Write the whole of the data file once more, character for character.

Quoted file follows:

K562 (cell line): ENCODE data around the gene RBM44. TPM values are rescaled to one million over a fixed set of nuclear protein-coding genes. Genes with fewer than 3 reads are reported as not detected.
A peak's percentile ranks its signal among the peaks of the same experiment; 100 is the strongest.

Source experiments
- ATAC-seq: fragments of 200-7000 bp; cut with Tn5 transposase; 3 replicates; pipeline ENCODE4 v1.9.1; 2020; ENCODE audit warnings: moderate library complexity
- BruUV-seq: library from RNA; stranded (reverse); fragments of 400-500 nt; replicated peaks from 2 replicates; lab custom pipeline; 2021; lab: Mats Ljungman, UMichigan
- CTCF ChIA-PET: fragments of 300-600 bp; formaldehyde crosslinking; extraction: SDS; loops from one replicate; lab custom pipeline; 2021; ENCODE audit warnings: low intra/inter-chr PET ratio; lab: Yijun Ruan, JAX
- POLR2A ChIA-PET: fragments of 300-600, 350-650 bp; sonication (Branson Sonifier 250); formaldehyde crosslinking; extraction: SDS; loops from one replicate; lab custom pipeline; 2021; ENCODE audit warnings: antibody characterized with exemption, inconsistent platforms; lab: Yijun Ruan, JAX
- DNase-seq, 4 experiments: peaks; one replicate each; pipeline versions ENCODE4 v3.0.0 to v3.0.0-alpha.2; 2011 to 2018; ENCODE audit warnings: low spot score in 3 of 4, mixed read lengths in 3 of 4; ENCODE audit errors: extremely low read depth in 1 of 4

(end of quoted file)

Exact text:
K562 (cell line): ENCODE data around the gene RBM44. TPM values are rescaled to one million over a fixed set of nuclear protein-coding genes. Genes with fewer than 3 reads are reported as not detected.
A peak's percentile ranks its signal among the peaks of the same experiment; 100 is the strongest.

Source experiments
- ATAC-seq: fragments of 200-7000 bp; cut with Tn5 transposase; 3 replicates; pipeline ENCODE4 v1.9.1; 2020; ENCODE audit warnings: moderate library complexity
- BruUV-seq: library from RNA; stranded (reverse); fragments of 400-500 nt; replicated peaks from 2 replicates; lab custom pipeline; 2021; lab: Mats Ljungman, UMichigan
- CTCF ChIA-PET: fragments of 300-600 bp; formaldehyde crosslinking; extraction: SDS; loops from one replicate; lab custom pipeline; 2021; ENCODE audit warnings: low intra/inter-chr PET ratio; lab: Yijun Ruan, JAX
- POLR2A ChIA-PET: fragments of 300-600, 350-650 bp; sonication (Branson Sonifier 250); formaldehyde crosslinking; extraction: SDS; loops from one replicate; lab custom pipeline; 2021; ENCODE audit warnings: antibody characterized with exemption, inconsistent platforms; lab: Yijun Ruan, JAX
- DNase-seq, 4 experiments: peaks; one replicate each; pipeline versions ENCODE4 v3.0.0 to v3.0.0-alpha.2; 2011 to 2018; ENCODE audit warnings: low spot score in 3 of 4, mixed read lengths in 3 of 4; ENCODE audit errors: extremely low read depth in 1 of 4